Speeding up custom convolutions for multiple CPUS

Hi I’m trying to implement a convolution that operates on a slighly different image representation.

This representation can be though of as taking an 2D image with pixel values x_i
And adding some additional terms for each pixel
I see that this feels similar as a multi channel image, but the import difference is the inner most vectors should be treated as a single object and added element wise. For example a more complex image like

When convolved with the kernel
Would output this mess

The other fun twist is bias must only be added to the first element of every pixel vector.

I have a simple implementation ignoring strides and padding that looks like this

    def forward(self, img):
        k = self.kernel_size
        # dimension of each image channel (assumes n x n)
        n = img.shape[-2]

        # <5> stack all output channels
        return torch.stack(
            # <4> take all channels, stack and sum
                # <3> takes all rows and stack
                    # <2> take inner products across a row and stack
                        # <1> take inner product with kernel at top left corner pixel (l, m)
                        [torch.stack([kernel[i, j] * img_channel[l + i, m + j] for i in range(k) for j in
                                      range(k)]).sum(0).index_add(0, tensor([0]), bias)
                         # <1>
                         for m in range(n - k)])
                        # <2>
                        for l in range(n - k)])
                    # <3>
                    for img_channel in img]).sum(0)
             # <4>
             for kernel, bias in zip(self.weight, self.bias)])
        # <5>

I figured since this is really so similar to regular convolution exept that pixels are now vectors and added elementwise someone might have an idea for how I could use some pytorch builtins more effectively. Since I will be running this on a 14 core machine this nasty thing of list comprehensions will really hurt my performance.

Any ideas are much appreciated. Thanks


I can take a stab at this.
Could you make a self contained script with your implementation, random inputs of the exact shape you’re interested in (including batch potentially and specifying which dimension is which with your math above) and the expected output?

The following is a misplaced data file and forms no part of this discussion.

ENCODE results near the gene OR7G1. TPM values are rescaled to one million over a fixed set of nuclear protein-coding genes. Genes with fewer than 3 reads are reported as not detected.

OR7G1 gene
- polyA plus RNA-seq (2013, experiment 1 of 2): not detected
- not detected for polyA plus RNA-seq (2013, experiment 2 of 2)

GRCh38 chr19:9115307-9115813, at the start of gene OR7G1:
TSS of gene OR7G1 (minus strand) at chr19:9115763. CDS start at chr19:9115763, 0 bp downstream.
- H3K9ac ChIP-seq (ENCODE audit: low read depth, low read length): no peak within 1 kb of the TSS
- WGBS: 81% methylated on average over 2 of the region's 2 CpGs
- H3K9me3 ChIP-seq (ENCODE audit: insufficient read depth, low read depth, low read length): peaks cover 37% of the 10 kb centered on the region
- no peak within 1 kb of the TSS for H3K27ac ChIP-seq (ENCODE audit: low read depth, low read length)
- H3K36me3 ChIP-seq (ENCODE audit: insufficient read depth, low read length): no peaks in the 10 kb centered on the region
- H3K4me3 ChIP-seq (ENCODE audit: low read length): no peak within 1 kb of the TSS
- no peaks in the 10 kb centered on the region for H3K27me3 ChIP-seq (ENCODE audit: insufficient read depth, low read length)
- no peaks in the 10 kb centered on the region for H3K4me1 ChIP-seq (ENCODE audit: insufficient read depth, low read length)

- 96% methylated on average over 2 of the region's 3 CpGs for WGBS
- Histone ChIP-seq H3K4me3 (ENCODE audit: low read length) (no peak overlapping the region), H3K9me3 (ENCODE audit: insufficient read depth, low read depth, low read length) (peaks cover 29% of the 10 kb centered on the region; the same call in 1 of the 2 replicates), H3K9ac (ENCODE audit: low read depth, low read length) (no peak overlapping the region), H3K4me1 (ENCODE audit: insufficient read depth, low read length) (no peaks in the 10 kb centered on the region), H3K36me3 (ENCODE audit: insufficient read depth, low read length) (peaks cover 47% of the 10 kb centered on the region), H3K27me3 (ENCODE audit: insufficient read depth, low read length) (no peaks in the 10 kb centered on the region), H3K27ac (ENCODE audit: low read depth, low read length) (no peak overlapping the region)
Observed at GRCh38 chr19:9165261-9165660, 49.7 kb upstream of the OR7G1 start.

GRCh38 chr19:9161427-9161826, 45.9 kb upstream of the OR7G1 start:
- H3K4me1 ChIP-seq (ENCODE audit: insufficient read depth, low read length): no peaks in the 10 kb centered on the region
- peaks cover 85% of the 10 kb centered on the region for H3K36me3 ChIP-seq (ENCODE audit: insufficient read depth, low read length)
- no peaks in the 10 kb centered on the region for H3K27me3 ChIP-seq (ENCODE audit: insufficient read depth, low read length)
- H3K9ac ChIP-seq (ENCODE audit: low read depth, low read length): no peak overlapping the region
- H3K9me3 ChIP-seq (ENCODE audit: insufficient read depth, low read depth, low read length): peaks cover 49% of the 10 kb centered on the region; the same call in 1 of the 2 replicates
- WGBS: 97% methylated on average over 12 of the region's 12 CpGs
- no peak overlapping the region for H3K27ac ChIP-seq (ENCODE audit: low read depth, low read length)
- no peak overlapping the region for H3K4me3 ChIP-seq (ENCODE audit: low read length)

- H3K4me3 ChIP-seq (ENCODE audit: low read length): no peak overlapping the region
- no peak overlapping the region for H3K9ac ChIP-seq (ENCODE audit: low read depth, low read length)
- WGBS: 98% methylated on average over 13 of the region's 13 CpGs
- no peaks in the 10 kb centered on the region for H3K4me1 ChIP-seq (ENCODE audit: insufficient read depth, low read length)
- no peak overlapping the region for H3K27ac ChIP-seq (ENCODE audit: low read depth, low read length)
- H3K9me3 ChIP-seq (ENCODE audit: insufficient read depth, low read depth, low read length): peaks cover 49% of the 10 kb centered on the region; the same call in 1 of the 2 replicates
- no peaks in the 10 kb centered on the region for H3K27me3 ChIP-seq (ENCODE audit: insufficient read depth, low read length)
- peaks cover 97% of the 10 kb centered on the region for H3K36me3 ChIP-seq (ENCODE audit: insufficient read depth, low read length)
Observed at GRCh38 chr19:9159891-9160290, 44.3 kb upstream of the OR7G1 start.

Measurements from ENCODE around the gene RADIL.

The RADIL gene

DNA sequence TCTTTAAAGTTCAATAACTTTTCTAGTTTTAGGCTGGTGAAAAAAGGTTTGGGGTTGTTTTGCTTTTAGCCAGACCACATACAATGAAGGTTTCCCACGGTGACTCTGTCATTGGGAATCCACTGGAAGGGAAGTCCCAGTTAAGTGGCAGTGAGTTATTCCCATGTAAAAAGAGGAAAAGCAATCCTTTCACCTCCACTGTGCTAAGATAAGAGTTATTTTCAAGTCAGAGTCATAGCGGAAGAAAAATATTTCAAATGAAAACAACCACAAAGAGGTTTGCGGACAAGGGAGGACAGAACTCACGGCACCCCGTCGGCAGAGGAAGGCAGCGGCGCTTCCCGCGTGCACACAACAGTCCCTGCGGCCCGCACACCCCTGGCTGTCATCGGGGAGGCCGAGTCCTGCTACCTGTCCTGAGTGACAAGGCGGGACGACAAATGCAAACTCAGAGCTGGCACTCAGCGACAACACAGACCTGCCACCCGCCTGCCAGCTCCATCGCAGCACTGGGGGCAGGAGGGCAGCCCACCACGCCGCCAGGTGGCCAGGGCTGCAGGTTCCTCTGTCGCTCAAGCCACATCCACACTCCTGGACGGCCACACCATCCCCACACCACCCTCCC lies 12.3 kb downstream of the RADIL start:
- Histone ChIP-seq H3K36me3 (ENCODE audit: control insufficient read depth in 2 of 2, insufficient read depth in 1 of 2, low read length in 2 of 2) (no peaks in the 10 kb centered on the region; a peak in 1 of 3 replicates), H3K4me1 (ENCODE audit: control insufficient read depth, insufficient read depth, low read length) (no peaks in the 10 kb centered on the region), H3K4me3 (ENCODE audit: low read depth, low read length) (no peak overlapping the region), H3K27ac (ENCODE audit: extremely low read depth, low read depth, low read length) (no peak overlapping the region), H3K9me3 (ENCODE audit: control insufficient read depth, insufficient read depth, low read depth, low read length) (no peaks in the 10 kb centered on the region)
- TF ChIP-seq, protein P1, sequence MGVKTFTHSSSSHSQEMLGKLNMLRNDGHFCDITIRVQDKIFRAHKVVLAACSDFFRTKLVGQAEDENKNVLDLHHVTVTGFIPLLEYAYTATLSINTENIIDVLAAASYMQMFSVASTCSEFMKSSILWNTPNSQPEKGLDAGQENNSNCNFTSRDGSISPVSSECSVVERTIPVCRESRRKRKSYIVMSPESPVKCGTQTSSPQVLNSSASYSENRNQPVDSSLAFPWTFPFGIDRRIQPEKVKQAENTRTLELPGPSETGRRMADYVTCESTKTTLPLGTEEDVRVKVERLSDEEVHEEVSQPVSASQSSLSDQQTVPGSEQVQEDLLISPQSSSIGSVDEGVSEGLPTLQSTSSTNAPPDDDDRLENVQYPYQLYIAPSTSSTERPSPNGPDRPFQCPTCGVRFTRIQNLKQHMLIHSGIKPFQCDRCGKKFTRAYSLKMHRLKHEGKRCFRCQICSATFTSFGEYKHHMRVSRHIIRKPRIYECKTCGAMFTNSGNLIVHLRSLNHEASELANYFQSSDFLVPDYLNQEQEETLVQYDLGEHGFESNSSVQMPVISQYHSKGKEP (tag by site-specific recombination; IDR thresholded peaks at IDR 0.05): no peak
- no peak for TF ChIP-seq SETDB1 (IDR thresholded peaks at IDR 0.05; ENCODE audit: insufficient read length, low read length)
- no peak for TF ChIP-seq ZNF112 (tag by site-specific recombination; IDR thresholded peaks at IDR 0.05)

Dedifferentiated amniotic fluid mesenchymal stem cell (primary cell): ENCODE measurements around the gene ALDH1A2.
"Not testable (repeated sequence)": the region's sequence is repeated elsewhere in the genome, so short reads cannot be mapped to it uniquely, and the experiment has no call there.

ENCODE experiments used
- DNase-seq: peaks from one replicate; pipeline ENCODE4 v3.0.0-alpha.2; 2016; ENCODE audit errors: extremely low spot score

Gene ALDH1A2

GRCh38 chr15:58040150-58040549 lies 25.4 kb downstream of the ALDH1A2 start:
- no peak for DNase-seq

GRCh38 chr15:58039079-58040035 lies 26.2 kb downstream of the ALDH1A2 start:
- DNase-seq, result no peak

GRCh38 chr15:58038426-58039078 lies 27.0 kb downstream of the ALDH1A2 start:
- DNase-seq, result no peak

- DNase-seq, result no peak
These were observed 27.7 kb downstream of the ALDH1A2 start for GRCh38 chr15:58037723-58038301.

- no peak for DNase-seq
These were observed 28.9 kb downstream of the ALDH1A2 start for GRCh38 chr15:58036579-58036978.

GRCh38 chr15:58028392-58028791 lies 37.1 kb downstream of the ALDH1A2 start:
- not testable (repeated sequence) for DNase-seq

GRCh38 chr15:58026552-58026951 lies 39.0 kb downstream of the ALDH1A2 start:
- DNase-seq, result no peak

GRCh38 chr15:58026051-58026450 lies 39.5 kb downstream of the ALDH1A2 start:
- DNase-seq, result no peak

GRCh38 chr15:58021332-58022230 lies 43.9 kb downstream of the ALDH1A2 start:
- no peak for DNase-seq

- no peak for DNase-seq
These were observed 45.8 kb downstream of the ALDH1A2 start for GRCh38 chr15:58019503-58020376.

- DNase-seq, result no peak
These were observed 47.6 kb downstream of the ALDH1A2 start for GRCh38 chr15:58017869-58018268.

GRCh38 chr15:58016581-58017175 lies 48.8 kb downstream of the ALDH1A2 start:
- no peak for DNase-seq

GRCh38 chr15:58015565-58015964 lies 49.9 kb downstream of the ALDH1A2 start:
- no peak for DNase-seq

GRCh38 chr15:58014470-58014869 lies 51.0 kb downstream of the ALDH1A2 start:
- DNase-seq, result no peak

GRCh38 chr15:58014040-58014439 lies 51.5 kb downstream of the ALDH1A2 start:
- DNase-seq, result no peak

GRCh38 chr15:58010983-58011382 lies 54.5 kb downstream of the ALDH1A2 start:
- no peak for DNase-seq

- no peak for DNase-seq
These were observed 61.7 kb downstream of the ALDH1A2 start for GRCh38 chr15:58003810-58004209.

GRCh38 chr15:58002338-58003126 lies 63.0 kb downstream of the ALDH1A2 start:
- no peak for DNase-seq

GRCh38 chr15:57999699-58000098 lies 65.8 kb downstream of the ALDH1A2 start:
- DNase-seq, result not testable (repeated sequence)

Sure just give me a minute.

Here’s a self contained script with a short description and several test cases. The help is really appreciated. Thx


Here is an implementation that should be significantly faster and match what you want. Because of the very different low precision of your ground truth, the test trips, but comparing the two forward passes lead to very small error (same up to 5 places):

class Conv2D(torch.nn.Module):
    def __init__(self, in_channels, out_channels, kernel_size, stride=1, padding=0):
        super(Conv2D, self).__init__()
        # These are ones only for testing
        self.weight = Parameter(torch.ones(out_channels, in_channels, kernel_size, kernel_size), requires_grad=False)
        self.bias = Parameter(torch.ones(out_channels), requires_grad=False)
        self.kernel_size = kernel_size
        self.stride = stride
        self.padding = padding

    def forward(self, img):
        # img is (num_channels x n x n x num_errors)
        # outer dimension of each image channel (assumes n x n)
        num_channels = img.size(0)
        n = img.shape[-2]
        # kernel is square
        k = self.kernel_size
        # padding is the same in both H and W
        p = self.padding

        # Consider the last dimension as a batch
        img = img.permute(-1, 0, 1, 2)
        # Use regular conv
        out = F.conv2d(img, self.weight, None, self.stride, self.padding)
        # Add custom biases only on the first entry
        out[0] += self.bias.view(-1, 1, 1) * num_channels
        # Reshape to the original input
        out = out.permute(1, 2, 3, 0)
        return out

Note that you could do similar stuff with a batch of input by doing a similar permute as (0, -1, 1, 2, 3). Then collapse the first dimension in a common batch. After the conv, uncollapse the two dimensions and permute back.